Germany Gets It Wrong on Facebook
(Bloomberg Opinion) -- The move by German antitrust authorities to limit Facebook Inc.’s collection of data from third-party sites is fair in principle – but unhelpfully muddies the distinction between antitrust and privacy rules. The watchdog should have steered clear of this fight.
The Federal Cartel Office ruled on Thursday that Facebook abuses its dominant position in the German market for social networks by collecting and aggregating user data – not just from its own services, such as Whatsapp and Instagram, but also from every website that has a Facebook “Like” button or uses its analytics tools. The company, the regulator argues, uses the data to strengthen its dominant position by increasing its attractiveness to advertisers and impeding competitors which don’t have such huge data troves.
The watchdog wants Facebook to restrict its use of data collected from third parties “without the consent of the users.” Such data, for example, shouldn’t be linked with specific Facebook accounts. The regulator hasn’t levied a fine, but may do it if the U.S. firm fails to comply; it has the power to impose periodic fines of up to 10 million euros ($11.3 million).
Facebook, which intends to appeal the ruling, makes two counterarguments. One is that it’s not really dominant: The watchdog failed to include services such as YouTube, Snapchat and Twitter, or professional networks such as LinkedIn and Xing, when it reviewed the competitive landscape and found 95 percent of the daily users of social networks used Facebook.
The other argument is that it should be up to data protection authorities, not antitrust ones, to enforce privacy. It makes no sense to link market dominance considerations with the universal requirements of the European Union’s General Data Protection Regulation, which came into force last year.
Regular readers know that I object to Facebook’s hungry, stealthy data collection, and that I abhor the growing power of the Google-Facebook duopoly, which controls 63 percent of the digital advertising market in the U.S. and is expected to eat up more this year. In this case, however, I believe Facebook’s arguments make a lot of sense.
If the Federal Cartel Office wants to go after Facebook as a monopoly, it should be looking at advertising market share, not the number of users. As far as the latter goes, the meaning of “monopoly” is blurred, because people use a lot of different services to keep in touch. If the regulator focused instead on the ad market, the first question it would face would be: why go after Facebook and not Google, the biggest fish of all? Google’s parent, Alphabet Inc., collects more data. According to Marc Al-Hames, general manager of Cliqz GmbH, a German developer of data-protection technology, every fourth website visit is monitored by Facebook – but Alphabet tracks 80 percent of all page loads.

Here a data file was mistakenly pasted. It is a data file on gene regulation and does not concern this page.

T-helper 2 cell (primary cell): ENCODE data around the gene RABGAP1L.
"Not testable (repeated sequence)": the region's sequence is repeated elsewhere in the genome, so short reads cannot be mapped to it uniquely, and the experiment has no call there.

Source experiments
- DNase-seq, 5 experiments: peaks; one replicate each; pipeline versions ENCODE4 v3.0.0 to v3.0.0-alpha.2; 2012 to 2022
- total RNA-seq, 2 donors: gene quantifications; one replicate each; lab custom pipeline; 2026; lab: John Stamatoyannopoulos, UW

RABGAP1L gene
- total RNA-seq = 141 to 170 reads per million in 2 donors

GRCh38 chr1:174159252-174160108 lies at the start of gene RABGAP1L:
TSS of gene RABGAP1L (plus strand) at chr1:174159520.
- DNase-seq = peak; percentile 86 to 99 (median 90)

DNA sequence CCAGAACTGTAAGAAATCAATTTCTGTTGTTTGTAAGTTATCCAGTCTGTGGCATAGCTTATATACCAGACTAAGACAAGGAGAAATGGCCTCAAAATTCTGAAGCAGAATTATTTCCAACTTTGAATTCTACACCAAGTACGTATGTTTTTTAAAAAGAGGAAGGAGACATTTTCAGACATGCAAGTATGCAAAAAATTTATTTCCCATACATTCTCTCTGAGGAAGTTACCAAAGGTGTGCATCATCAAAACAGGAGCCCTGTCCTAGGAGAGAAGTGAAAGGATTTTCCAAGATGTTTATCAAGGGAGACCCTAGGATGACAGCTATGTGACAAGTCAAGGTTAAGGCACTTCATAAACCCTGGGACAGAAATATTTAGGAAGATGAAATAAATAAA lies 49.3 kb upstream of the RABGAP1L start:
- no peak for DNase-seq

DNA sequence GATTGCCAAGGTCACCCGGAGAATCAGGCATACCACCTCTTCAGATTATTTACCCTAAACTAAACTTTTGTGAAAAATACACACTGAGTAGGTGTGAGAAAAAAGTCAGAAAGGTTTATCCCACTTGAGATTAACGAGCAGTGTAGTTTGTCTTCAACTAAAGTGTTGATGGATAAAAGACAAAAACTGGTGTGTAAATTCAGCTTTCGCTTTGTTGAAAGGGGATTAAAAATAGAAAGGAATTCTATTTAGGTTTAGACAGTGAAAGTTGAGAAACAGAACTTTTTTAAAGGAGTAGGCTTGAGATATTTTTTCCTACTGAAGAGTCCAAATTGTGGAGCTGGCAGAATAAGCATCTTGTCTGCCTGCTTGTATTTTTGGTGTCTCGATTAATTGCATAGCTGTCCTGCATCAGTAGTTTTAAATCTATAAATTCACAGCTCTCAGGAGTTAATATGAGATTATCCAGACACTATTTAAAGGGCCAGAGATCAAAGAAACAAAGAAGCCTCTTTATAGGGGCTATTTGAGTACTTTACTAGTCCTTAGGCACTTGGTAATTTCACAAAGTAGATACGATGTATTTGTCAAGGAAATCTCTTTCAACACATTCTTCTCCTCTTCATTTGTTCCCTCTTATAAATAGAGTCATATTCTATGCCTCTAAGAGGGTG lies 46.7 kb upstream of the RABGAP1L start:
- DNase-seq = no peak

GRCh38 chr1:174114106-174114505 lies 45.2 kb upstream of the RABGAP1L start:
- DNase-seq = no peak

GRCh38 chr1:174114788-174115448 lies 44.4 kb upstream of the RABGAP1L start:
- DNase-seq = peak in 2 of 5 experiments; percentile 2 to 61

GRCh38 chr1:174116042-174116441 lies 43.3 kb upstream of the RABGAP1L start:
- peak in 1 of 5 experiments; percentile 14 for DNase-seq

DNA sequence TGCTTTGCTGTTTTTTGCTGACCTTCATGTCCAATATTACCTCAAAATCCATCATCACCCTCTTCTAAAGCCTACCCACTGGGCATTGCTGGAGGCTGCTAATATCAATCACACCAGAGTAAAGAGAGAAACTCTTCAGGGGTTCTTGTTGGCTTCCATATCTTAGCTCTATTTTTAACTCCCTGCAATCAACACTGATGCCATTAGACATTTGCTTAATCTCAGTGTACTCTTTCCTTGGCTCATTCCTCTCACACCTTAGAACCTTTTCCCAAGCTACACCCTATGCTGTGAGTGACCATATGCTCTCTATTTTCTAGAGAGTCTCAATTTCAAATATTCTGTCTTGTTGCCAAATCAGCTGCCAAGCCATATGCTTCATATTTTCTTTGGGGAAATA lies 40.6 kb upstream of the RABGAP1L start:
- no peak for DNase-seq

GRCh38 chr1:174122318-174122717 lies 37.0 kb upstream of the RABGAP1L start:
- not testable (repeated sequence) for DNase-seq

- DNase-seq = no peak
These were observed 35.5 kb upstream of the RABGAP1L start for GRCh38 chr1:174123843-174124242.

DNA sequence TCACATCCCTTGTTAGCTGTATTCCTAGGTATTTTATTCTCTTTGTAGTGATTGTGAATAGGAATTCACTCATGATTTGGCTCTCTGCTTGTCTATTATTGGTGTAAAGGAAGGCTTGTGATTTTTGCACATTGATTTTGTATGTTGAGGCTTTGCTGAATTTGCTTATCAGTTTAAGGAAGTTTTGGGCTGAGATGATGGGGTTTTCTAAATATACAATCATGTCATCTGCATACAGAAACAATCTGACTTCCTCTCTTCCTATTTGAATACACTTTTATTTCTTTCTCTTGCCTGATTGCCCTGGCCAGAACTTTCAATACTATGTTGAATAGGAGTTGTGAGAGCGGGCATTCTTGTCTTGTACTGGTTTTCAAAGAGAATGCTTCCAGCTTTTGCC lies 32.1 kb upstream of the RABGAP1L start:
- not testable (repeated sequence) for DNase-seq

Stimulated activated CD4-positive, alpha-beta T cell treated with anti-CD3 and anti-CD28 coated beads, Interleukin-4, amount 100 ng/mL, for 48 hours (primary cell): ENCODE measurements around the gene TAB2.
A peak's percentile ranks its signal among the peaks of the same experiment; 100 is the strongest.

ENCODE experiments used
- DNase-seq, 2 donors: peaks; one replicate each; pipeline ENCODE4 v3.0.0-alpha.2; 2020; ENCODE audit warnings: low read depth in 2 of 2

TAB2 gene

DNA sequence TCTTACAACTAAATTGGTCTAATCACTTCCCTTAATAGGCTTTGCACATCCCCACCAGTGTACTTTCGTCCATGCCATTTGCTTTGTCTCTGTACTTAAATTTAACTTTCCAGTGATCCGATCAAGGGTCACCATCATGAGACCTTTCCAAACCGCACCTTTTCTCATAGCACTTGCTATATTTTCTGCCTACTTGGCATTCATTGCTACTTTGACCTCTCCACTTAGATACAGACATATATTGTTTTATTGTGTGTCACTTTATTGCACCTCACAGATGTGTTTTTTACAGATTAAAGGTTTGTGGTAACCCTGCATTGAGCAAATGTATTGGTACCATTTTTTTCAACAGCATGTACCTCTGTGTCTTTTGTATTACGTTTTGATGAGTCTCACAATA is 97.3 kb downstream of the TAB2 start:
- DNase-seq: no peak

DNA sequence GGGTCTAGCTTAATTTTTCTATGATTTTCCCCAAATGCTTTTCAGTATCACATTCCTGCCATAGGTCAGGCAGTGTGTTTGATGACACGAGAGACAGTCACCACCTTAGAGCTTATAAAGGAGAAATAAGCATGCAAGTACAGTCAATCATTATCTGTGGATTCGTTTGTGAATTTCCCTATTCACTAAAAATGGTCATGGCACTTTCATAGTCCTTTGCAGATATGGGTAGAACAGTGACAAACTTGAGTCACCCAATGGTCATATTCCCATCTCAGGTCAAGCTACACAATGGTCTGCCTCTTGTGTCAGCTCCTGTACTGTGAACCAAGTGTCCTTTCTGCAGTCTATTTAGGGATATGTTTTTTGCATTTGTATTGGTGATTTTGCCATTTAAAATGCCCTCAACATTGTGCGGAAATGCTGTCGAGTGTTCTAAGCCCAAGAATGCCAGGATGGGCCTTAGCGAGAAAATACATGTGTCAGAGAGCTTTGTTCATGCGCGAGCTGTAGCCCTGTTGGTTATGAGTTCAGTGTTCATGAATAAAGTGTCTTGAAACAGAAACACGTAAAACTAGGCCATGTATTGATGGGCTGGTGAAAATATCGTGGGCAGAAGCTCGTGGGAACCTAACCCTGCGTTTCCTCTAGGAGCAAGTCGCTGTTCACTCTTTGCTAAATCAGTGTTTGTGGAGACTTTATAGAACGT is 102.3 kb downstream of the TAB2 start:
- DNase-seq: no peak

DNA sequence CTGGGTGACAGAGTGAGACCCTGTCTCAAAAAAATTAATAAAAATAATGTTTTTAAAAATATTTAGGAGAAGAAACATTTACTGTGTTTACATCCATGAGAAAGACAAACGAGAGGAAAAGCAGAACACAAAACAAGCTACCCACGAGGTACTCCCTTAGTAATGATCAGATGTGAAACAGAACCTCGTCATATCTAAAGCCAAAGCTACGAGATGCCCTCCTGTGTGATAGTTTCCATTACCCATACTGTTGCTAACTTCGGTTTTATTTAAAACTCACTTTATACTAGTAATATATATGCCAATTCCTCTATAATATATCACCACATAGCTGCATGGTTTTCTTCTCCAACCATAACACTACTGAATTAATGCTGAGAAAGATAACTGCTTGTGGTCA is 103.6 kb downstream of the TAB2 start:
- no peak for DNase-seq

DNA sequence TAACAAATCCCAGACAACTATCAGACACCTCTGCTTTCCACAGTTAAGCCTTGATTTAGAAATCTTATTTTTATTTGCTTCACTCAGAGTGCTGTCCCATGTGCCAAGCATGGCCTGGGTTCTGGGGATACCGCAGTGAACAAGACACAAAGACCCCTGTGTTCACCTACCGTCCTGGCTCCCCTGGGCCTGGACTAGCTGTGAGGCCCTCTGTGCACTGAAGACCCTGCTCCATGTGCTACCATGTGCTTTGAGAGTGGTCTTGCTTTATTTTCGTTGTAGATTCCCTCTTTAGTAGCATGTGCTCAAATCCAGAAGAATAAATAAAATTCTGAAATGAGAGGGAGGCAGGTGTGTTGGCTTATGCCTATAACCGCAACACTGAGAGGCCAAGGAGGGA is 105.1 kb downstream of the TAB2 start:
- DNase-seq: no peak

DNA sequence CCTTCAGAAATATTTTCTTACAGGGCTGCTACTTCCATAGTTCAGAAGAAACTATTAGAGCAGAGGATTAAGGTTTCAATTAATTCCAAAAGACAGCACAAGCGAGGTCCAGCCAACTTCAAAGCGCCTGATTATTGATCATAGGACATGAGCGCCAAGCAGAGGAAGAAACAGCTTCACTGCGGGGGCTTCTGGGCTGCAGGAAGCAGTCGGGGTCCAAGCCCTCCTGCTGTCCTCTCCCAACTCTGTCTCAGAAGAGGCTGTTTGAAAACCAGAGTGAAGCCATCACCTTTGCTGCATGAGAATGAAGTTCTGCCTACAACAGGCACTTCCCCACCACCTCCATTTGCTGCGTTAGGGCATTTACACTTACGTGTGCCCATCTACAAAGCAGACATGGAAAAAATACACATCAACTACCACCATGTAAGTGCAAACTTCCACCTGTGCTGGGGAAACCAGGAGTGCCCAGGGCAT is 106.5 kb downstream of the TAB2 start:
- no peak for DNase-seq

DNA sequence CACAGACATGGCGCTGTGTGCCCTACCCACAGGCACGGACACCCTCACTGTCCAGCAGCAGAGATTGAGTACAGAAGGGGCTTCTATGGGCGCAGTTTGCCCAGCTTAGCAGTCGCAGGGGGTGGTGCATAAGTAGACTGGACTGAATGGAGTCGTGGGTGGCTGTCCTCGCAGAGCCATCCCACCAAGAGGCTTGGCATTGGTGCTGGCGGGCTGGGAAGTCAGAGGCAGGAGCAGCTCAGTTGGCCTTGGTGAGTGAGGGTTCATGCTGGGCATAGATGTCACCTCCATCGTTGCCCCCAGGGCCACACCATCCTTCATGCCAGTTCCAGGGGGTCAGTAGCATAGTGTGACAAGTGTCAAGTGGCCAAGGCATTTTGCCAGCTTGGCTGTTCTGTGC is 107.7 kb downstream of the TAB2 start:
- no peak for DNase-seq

The other problem with the Federal Cartel Office’s reasoning is that it talks about Facebook collecting data from third-party sites “without the consent of the users.” That in itself would be a GDPR violation. The German regulator says it conducted its investigation of Facebook with the consent and support of data protection authorities. But taking data without permission isn’t an antitrust violation, it’s a privacy one. There’s a strong case to be made against Facebook in this area, for exactly the same reasons the French data protection regulator fined Google $57 million last month.
Just like Google, Facebook is tricking users into checking boxes so they can carry on using its services. Other websites which have benefited from sharing data with Facebook have often misinterpreted the GDPR as a requirement to introduce an annoying pop-up window with a checkbox that, in most cases, doesn’t explain to users what kind of tracking they’re signing up to. In fact, the rules call for privacy by design and by default – sites should collect only essential data, and ask users explicitly if they want to provide it.
Getting platforms and websites to comply with the GDPR, instead of merely pretending to, is a legal battle with cleanly drawn lines. The cases should be argued out before individual countries’ data protection authorities and then before European courts to form a body of regulatory and judicial practice that will dictate how the GDPR is applied. Adding antitrust considerations into the mix is counterproductive; it’s best to keep them separate.
As things stand, the German antitrust regulator hasn’t solved any problem. It’s merely served to undermine Facebook’s competitiveness against Google in the advertising market. When the GDPR came into effect, the Federal Cartel Office should have dropped its probe into Facebook and let other regulators do their job. Besides, it has more important things to work on, such as its ongoing investigation into Amazon.com Inc.’s treatment of third-party sellers on its platform – which really is about market dominance and competition.
Much as I welcome more regulation of internet platforms, a pile-on by different regulators seeking to get a piece of the action when it’s not really their job is the last thing that’s needed.
This column does not necessarily reflect the opinion of the editorial board or Bloomberg LP and its owners.
Leonid Bershidsky is Bloomberg Opinion's Europe columnist. He was the founding editor of the Russian business daily Vedomosti and founded the opinion website Slon.ru.
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